We are the latest edition of a long line of ancestors and pre-natal jing is what we inherit. It determines your basic constitution, strength, and vitality, and is fixed in quantity at birth and can’t be added to, only used more slowly. It is like a battery inherited at birth and is the sum total of all the refined processes of our ancestors and, like any battery, it has a limited life, depending on the way in which it is used. Late nights, working too hard, poor diet excess sexual activity all fall into the category of things that consume pre-natal jing more quickly.

    Conversely, conserving pre-natal jing is the subject of many texts and certain practices in Chinese medicine, such as breathing exercises, Tàijí (太及), and Qì Gōng (氣功). It is achieved by striving for balance in how you conduct your life.

    Nurturing the pre-natal aspect of your jing is mostly common sense – engaging in the things that nourish, such as good diet, gentle exercise, plenty of rest, a balanced emotional world  and moderation in the things that deplete it.

  1. Post-natal: everything you do during your life.

    After birth, we begin eating, drinking, and breathing independently. Our system extracts and refines energy from the food and drink we consume and the air we breath, and combines them to support us physiologically. Post-natal jing is the complex of essences that are extracted from the food, drink and air you consume that fuels and repairs your mind and body. If this is well looked after the impact of our daily activities draws less on our pre-natal reserves and life is preserved for longer. Post-natal jing is important and, for a long, healthy, life, should be nurtured.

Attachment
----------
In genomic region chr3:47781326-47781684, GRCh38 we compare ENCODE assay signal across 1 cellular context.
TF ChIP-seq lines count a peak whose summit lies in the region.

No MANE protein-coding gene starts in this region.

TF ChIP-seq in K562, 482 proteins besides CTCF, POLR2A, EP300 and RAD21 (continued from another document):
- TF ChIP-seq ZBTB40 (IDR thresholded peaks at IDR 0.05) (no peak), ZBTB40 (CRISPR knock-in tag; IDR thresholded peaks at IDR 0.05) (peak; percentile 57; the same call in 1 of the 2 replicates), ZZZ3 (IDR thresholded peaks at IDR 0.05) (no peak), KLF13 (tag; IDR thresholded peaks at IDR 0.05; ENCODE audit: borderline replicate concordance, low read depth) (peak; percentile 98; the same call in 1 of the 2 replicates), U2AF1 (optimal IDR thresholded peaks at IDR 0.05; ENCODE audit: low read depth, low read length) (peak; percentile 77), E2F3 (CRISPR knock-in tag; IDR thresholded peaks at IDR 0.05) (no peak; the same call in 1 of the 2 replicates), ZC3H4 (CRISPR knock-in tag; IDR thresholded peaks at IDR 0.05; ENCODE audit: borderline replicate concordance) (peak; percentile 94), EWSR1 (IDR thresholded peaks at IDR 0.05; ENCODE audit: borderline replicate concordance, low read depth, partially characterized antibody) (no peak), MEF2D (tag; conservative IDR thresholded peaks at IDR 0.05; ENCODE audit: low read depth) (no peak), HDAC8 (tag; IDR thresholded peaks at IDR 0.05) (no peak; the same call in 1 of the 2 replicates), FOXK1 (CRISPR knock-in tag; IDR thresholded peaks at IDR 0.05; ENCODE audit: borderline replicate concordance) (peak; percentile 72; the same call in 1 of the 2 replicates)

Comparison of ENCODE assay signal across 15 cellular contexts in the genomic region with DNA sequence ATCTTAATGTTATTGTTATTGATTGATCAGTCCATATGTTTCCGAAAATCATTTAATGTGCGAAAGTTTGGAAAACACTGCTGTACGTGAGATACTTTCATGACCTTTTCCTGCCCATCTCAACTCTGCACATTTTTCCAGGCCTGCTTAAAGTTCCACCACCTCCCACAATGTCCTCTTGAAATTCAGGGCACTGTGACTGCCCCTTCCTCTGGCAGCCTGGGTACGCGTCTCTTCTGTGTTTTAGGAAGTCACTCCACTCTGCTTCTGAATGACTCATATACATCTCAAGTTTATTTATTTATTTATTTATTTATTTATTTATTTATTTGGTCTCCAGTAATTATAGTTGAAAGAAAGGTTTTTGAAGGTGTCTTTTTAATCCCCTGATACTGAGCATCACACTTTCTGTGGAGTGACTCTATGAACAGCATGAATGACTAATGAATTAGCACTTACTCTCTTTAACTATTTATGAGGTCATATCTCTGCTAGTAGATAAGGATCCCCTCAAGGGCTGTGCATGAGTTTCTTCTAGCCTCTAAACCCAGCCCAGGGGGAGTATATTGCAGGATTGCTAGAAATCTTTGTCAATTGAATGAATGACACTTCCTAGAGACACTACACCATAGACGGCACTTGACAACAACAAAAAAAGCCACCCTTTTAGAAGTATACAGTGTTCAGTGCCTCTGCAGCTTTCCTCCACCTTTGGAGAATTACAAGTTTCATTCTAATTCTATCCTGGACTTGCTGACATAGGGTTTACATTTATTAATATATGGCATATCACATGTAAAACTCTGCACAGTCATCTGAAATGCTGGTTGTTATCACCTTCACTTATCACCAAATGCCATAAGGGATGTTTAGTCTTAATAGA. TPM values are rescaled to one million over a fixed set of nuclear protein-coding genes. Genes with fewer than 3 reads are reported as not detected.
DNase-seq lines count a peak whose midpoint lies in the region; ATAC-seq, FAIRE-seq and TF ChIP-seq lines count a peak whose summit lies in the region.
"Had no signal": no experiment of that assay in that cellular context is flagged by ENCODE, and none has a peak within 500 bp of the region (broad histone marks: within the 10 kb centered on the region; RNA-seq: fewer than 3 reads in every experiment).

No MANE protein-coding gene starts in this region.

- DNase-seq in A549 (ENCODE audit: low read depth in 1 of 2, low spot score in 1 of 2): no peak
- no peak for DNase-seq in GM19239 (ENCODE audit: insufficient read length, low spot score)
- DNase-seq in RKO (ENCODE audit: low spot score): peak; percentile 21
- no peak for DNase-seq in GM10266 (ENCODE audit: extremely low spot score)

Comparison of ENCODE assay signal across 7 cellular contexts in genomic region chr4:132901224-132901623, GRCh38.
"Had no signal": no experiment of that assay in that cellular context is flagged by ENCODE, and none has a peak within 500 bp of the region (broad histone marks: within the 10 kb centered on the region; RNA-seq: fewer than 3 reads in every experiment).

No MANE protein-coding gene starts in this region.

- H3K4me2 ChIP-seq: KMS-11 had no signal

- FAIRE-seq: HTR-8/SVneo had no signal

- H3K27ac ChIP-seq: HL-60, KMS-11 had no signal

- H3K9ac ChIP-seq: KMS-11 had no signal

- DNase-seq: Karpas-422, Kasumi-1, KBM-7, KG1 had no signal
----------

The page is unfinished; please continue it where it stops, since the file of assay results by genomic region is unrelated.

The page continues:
In summary, pre-natal jing is inherited, determines aspects of your constitution and is influenced by your parents health at the time of your conception. It cannot be altered but can be supplemented and influenced with careful attention to your post-natal jing. The more you nurture post-natal jing, the longer your pre-natal jing will last and the longer, and more healthily, you will live.
 
Are there things I should do more?

  1. Make sure digestion is working well (Click for details).
  2. Eat good quality food and drink to supplement post-natal qi.
  3. Taiji, Qi Gong & meditation
  4. Resolve emotional issues
  5. Acupuncture

Some foods are especially beneficial for supporting jing: eggs (poultry and roe); organ meats; bone broth; bee pollen; kidney beans; sea vegetables; royal jelly; black rice; and seeds (basically the jing of animals and plants…).

Are there things I should do less?

  1. Lack of sleep and staying up late
  2. Chronic stress
  3. Drugs and alcohol abuse
  4. Men – excessive ejaculation
  5. Women – excessive sexual activity

 
How do I book an appointment?

Click here for details about how to book appointments.

Click here for details about fees.
 

Rick Mudie

Rick Mudie

Rick is a Course Co-ordinator and Clinical Supervisor International College of Oriental Medicine (ICOM). He has degrees in Oriental Medicine from Brighton University and Social Sciences from Edinburgh University.

He has clinics in Brighton and Lewes, in East Sussex, and practices five-element 'Stems and Branches' and Traditional Chinese Medicine (TCM) acupuncture, with a strong emphasis on channel palpation.